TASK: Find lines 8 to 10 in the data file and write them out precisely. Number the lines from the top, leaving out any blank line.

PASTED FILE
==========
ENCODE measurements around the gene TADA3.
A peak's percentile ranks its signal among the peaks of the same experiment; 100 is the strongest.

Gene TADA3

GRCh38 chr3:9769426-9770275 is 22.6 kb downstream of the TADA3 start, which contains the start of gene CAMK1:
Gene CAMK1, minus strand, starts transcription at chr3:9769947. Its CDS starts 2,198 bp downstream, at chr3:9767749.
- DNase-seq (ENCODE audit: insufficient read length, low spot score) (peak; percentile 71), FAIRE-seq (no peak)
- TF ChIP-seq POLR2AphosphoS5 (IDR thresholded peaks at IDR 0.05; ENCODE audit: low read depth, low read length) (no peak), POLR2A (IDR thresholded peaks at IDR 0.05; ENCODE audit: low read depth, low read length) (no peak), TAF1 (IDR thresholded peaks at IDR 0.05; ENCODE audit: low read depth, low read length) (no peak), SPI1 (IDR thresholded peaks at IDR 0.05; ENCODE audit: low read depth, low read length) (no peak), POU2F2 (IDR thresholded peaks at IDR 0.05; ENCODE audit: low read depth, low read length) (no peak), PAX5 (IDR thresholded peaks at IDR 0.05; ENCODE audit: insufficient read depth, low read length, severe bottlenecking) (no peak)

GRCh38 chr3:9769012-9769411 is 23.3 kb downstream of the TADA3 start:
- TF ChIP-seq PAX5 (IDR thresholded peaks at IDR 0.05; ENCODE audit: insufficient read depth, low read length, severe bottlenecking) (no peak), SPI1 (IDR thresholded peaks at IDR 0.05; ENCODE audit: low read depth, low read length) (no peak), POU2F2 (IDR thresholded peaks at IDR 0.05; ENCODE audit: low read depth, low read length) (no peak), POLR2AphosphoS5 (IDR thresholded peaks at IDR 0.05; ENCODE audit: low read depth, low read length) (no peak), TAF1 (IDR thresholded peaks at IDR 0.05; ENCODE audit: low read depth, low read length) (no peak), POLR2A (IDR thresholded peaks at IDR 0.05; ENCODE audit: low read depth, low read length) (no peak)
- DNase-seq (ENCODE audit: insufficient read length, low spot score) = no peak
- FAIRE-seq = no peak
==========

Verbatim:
GRCh38 chr3:9769012-9769411 is 23.3 kb downstream of the TADA3 start:
- TF ChIP-seq PAX5 (IDR thresholded peaks at IDR 0.05; ENCODE audit: insufficient read depth, low read length, severe bottlenecking) (no peak), SPI1 (IDR thresholded peaks at IDR 0.05; ENCODE audit: low read depth, low read length) (no peak), POU2F2 (IDR thresholded peaks at IDR 0.05; ENCODE audit: low read depth, low read length) (no peak), POLR2AphosphoS5 (IDR thresholded peaks at IDR 0.05; ENCODE audit: low read depth, low read length) (no peak), TAF1 (IDR thresholded peaks at IDR 0.05; ENCODE audit: low read depth, low read length) (no peak), POLR2A (IDR thresholded peaks at IDR 0.05; ENCODE audit: low read depth, low read length) (no peak)
- DNase-seq (ENCODE audit: insufficient read length, low spot score) = no peak